Interviews, insight & analysis on Ecommerce

Basket size matters: a key metric in ecommerce

By Mendel Gniwisch, CEO of stor.ai

When we shop online, whether for food, clothes, shoes or any other goods, one key way for retailers to get a better sense of how engaged we are with their brand is the basket size of any given order.

The basket size metric, which provides companies with a glimpse into the average monetary value of a customer’s order – and whether that value has increased or decreased over time – is a critical but often overlooked KPI for ecommerce brands of any kind.

Here’s why online sellers must embrace this crucial metric and how they can make the most of the data it provides.

The case for basket size

Calculating basket size helps retailers measure a range of critical dimensions ultimately affecting their bottom lines, including the success of their marketing efforts, the impact of advertising and sales campaigns, and the quality of their customer experience. It also allows retailers to understand which items are frequently bought together, the impact of external factors such as seasons and holidays on shopping habits, and many other trends. Ultimately, these key metrics provide firms with insights into whether they are offering the right variety or combination of products and if they are satisfying their clients’ needs at the moment of purchase.

In e-commerce, a key factor in increasing basket size is the ability to offer the most relevant products to the right shoppers at the right time. The more engaged customers are, the more likely they are to spend higher amounts. But this is only knowable through an informed look at basket size data.

Why growing basket size is crucial in the age of instant gratification

Global ecommerce sales are projected to reach $5 trillion this year as more and more people worldwide transition to buying goods and services online.

Take, for example, grocery shopping, where online consumers demand both convenience and value.

Though a rise in online sales sounds like a good thing for supermarkets and other grocery retailers, it nevertheless presents a challenge, as such sales can curb profitability. How? The rise of ecommerce means customers don’t really have to wait for a big weekly shop to buy items and can shop on the go instead. Many customers order several small deliveries throughout the week, at a lower average cost per order than if they’d shop once a week. This means that retailers are multiplying the amount they spend on deliveries, at the same time as the customer expects to pay the same price for their groceries. Frequently, the only way for retailers to meet customer demand is to compromise on profitability.

What’s more, with the rise of qcommerce, or on-demand and near-instant delivery, customers increasingly expect the option of receiving their orders rapidly – sometimes within 15 minutes. Large fulfilment centres aren’t always located within 15 minutes of each customer, so if the delivery is instant, the size of a basket is inherently limited: instant deliveries are restricted to a limited number of available items, and the costs of fulfilment and delivery can frequently outweigh the value of the purchase.

Increasing the average basket size to make purchases more cost-effective therefore needs to be a key strategic goal for grocery retailers as they set out their digital strategy in the age of instant gratification.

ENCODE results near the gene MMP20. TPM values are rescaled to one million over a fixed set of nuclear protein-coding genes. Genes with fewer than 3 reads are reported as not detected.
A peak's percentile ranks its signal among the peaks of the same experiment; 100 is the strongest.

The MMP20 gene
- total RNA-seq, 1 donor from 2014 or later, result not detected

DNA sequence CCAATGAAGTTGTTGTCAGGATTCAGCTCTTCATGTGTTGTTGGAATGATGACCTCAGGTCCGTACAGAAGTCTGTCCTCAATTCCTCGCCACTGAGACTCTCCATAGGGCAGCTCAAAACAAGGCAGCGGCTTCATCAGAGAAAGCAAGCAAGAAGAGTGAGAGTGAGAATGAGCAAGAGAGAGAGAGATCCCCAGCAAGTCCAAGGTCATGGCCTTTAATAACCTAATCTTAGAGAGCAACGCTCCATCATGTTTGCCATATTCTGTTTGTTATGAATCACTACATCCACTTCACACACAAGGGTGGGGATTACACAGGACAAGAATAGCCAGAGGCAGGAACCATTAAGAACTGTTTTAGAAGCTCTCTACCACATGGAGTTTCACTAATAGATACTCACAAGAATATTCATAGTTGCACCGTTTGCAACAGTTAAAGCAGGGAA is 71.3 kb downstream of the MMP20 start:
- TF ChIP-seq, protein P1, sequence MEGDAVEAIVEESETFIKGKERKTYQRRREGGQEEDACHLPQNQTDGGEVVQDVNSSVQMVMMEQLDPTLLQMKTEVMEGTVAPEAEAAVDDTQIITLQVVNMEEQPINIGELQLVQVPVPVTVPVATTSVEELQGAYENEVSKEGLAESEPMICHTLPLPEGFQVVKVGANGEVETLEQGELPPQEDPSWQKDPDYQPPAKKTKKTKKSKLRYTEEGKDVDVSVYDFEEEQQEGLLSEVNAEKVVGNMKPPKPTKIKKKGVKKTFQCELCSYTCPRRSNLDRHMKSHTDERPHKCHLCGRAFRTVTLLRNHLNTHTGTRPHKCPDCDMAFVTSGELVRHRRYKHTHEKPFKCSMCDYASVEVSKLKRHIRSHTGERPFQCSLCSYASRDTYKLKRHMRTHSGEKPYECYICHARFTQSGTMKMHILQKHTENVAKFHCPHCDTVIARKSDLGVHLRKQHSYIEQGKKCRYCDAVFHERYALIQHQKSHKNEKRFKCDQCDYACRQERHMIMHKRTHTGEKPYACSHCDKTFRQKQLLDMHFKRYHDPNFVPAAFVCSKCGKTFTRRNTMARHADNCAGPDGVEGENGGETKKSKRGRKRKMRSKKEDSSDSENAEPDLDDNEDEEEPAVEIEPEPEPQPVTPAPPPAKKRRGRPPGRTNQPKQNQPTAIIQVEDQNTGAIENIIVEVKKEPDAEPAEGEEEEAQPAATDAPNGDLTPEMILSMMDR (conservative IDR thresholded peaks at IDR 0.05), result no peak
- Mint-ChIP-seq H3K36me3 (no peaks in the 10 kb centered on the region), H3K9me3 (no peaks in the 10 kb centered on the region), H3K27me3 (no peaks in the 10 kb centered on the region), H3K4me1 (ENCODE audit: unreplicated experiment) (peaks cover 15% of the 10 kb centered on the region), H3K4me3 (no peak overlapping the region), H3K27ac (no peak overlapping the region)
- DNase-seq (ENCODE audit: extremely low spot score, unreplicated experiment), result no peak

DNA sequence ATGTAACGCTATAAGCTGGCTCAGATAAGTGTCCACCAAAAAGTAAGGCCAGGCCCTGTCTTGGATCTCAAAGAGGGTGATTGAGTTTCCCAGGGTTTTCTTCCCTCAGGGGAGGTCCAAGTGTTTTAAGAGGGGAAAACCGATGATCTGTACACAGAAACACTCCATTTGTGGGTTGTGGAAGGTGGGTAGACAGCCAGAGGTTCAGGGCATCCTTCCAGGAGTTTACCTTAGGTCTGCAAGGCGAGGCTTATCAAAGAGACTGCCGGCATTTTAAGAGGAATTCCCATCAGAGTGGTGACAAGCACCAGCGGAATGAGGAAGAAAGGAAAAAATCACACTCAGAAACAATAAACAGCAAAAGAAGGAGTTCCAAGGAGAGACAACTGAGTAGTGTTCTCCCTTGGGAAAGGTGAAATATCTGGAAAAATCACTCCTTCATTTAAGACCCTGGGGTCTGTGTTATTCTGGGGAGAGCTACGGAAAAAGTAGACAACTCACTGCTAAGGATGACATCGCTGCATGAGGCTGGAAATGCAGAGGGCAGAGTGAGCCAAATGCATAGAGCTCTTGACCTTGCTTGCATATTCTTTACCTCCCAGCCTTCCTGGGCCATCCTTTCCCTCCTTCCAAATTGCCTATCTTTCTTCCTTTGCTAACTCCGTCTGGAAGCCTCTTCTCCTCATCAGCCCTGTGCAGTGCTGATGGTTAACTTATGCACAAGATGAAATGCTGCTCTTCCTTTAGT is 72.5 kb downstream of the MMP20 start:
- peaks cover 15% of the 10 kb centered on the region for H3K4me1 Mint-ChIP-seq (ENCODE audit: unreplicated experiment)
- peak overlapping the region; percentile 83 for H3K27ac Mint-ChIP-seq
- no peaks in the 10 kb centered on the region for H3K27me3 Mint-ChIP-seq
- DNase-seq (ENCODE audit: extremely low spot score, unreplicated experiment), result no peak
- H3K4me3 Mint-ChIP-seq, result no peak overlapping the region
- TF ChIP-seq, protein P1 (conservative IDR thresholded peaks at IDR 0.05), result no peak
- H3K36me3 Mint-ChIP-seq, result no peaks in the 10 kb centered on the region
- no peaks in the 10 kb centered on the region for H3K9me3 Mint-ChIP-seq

No two baskets are alike

So, how can online grocers and other e-tailers make sure they increase basket size in order to safeguard profitability? Personalization is key.

The move to online shopping has given e-commerce providers a trove of customer data that can be used to create a more personalized and targeted shopping experience in order to better meet shoppers’ needs in real-time. Online retailers can often leverage customer data gathered over time, including transactions, preferences, and loyalty-based information. This data can be used to design and offer highly personalized services, which will not only result in higher customer satisfaction and loyalty but also an increase in total sales.

By implementing tools that can glean insights from customers’ order histories, for example, retailers can generate marketing campaigns and messages that are most relevant to their customers and in turn increase basket size and profitability. Some personalization strategies for e-commerce sellers to explore include:

  • Recommending relevant products that are likely to catch a customer’s attention – and avoiding those that are not. For example, if you know the customer buys diapers every four weeks and they bought diapers the previous week, personalized offers shouldn’t include diapers.
  • Optimize product discovery with a personalized search experience: when customers search for something generic like “beer,” show them their favourite craft beer that’s on sale.
  • Create specific campaigns relevant for each individual, rather than “one size fits all.”

From last-minute suggestions at checkout to advice about products in real-time, personalization tools help retailers better home in on customer preferences and accurately pinpoint their needs. Crucially, personalized offers help retailers increase their share of a customer’s wallet – when accurately targeted, shoppers may start purchasing products that they previously bought from other retailers. For instance, grocers may start offering plastic goods, or headphones, or other non-grocery items, increasing their share of wallet and thereby their profitability.

Personalization also drives loyalty, and loyal customers increase business and basket values. Retailers that know and serve their customers best will always win. And while speed may be important when it comes to sustainable and profitable shopping, it is actually basket size that may just matter most.

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